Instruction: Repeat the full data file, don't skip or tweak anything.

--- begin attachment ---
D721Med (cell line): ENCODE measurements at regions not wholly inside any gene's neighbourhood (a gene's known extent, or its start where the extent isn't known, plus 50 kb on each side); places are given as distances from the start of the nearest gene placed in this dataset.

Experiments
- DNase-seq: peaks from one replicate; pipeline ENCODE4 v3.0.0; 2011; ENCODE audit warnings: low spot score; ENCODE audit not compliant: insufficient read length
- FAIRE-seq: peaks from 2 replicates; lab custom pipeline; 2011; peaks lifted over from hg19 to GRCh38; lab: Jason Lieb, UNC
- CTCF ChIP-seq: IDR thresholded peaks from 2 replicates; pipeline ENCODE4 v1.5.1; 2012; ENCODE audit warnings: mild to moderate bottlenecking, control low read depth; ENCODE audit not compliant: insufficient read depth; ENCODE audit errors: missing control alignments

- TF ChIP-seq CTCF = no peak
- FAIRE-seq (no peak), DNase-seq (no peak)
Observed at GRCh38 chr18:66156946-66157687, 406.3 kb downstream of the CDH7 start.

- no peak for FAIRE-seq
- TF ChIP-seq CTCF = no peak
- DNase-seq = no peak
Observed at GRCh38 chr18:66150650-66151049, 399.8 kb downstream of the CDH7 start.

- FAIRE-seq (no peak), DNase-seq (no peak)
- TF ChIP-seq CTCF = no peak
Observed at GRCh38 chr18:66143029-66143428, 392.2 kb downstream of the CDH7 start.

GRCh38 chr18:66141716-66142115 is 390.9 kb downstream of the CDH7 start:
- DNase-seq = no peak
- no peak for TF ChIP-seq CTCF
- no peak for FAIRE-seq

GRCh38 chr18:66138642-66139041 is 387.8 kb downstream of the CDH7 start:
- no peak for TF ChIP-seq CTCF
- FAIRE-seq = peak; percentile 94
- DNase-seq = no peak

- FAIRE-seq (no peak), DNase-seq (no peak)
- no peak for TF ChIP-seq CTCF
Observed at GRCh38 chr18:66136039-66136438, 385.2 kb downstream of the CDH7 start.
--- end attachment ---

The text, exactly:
D721Med (cell line): ENCODE measurements at regions not wholly inside any gene's neighbourhood (a gene's known extent, or its start where the extent isn't known, plus 50 kb on each side); places are given as distances from the start of the nearest gene placed in this dataset.

Experiments
- DNase-seq: peaks from one replicate; pipeline ENCODE4 v3.0.0; 2011; ENCODE audit warnings: low spot score; ENCODE audit not compliant: insufficient read length
- FAIRE-seq: peaks from 2 replicates; lab custom pipeline; 2011; peaks lifted over from hg19 to GRCh38; lab: Jason Lieb, UNC
- CTCF ChIP-seq: IDR thresholded peaks from 2 replicates; pipeline ENCODE4 v1.5.1; 2012; ENCODE audit warnings: mild to moderate bottlenecking, control low read depth; ENCODE audit not compliant: insufficient read depth; ENCODE audit errors: missing control alignments

- TF ChIP-seq CTCF = no peak
- FAIRE-seq (no peak), DNase-seq (no peak)
Observed at GRCh38 chr18:66156946-66157687, 406.3 kb downstream of the CDH7 start.

- no peak for FAIRE-seq
- TF ChIP-seq CTCF = no peak
- DNase-seq = no peak
Observed at GRCh38 chr18:66150650-66151049, 399.8 kb downstream of the CDH7 start.

- FAIRE-seq (no peak), DNase-seq (no peak)
- TF ChIP-seq CTCF = no peak
Observed at GRCh38 chr18:66143029-66143428, 392.2 kb downstream of the CDH7 start.

GRCh38 chr18:66141716-66142115 is 390.9 kb downstream of the CDH7 start:
- DNase-seq = no peak
- no peak for TF ChIP-seq CTCF
- no peak for FAIRE-seq

GRCh38 chr18:66138642-66139041 is 387.8 kb downstream of the CDH7 start:
- no peak for TF ChIP-seq CTCF
- FAIRE-seq = peak; percentile 94
- DNase-seq = no peak

- FAIRE-seq (no peak), DNase-seq (no peak)
- no peak for TF ChIP-seq CTCF
Observed at GRCh38 chr18:66136039-66136438, 385.2 kb downstream of the CDH7 start.